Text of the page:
why extra-judicial killings on an unconventional battlefield should make us nervous

At the risk of boring people who follow me on Facebook, I’m going to cross-post something I said there recently in response to Attorney General Eric Holder’s address at Northwestern Law School discussing the Executive Branch’s right to kill American citizens without “judicial process,” which Holder distinguishes from “due process.” (The latter, he notes, is always required when the U.S. Government uses force, while the former may not be.)

I’m bringing it up again because it showed up on Friday night’s episode of Real Time With Bill Maher — you can see the relevant video at Mediaite. (It was removed from YouTube and is not embeddable here — sorry.) Maher, Andrew Sullivan, Glenn Greenwald, and Wendy Schiller agonize over it.

Good points from both sides. (Sullivan and Maher are more-or-less supportive of the killing, while Greenwald and Schiller are very much against.)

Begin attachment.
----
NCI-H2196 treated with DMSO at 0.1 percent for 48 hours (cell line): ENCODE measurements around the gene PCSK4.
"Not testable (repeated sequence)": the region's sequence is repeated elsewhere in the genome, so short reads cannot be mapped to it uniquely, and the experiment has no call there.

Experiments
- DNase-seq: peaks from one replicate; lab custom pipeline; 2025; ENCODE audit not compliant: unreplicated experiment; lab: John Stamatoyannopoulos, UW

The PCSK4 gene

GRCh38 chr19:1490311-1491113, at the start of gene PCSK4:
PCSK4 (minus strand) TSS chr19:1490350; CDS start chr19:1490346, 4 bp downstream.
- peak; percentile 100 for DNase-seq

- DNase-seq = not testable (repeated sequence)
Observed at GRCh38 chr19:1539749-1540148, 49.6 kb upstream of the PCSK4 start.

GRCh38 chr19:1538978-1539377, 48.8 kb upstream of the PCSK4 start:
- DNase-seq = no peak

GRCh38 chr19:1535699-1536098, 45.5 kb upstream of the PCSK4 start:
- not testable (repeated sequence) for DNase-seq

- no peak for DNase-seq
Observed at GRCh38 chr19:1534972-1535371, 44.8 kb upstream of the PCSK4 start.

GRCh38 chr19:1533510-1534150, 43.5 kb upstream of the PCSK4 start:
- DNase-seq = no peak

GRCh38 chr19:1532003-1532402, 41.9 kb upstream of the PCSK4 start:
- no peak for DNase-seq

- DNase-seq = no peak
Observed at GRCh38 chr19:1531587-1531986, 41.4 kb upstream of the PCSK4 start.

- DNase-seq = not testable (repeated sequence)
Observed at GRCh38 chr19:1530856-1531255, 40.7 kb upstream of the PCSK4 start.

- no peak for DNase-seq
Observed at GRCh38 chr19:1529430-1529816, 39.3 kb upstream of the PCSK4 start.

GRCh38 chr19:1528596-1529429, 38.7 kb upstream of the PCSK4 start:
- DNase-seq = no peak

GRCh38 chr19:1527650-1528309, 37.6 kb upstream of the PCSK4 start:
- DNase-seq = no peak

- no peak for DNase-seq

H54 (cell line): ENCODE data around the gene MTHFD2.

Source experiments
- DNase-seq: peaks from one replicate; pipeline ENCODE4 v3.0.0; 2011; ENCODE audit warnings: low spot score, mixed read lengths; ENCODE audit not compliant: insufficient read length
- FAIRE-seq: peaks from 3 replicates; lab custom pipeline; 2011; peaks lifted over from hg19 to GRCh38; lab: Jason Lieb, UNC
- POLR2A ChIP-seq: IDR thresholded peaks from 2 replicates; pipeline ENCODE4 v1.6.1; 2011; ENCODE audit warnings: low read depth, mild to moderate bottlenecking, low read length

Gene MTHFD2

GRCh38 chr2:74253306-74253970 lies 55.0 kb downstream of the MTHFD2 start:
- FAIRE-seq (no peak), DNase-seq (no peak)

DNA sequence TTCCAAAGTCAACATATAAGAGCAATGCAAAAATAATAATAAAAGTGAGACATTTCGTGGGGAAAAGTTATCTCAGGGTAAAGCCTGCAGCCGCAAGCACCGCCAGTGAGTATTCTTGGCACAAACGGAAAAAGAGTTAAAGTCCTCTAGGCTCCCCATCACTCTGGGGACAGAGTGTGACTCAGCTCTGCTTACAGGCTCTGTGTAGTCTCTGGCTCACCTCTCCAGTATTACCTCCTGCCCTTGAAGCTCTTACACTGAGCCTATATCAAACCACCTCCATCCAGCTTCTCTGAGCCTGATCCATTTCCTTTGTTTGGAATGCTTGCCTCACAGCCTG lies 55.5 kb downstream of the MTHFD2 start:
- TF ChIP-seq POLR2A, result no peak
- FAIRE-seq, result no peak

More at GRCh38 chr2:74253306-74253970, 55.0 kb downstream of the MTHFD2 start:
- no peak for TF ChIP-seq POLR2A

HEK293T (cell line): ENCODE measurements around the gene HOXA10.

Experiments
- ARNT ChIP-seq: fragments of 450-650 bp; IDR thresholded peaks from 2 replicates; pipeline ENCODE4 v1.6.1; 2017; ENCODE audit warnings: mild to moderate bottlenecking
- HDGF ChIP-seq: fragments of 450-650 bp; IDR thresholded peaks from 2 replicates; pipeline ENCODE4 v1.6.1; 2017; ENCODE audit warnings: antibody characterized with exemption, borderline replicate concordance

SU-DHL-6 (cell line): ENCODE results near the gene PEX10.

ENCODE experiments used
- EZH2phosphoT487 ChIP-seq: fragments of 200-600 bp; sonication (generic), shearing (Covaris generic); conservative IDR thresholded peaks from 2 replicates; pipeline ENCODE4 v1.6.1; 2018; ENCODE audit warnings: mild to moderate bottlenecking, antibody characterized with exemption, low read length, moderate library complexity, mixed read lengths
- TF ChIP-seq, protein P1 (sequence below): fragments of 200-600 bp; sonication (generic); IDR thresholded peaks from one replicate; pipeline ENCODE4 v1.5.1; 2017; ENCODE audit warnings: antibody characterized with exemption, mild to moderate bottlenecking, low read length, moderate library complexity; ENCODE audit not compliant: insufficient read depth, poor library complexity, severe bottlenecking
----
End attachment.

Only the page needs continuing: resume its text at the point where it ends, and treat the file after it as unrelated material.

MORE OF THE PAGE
Greenwald’s key point, worth noting, is that most, if not all, of what Awlaki has been accused of (at least in the public space) is actually protected free speech. It’s quite legal to advocate for violence, even against the U.S. Government, in a general sense. (It’s why all the extreme fringe Klansmen’s Militia For The Revival Of True Liberty America-type websites are allowed to operate under no greater threat than that the SPLC will write their names down and call them jerks.) Greenwald and Schiller would like the government to provide the public with clear and convincing evidence that Awlaki had crossed the line to either actually taking part in violence or, at the very least, engaging in advocacy “directed to inciting and likely to incite imminent lawless action.” (The latter is not protected speech — Brandenburg v. Ohio, 395 U.S. 444 (1969).) Greenwald thinks this means a trial; and, to be fair, even Sullivan believes the Obama Administration should release the legal memo it used internally to justify the killing.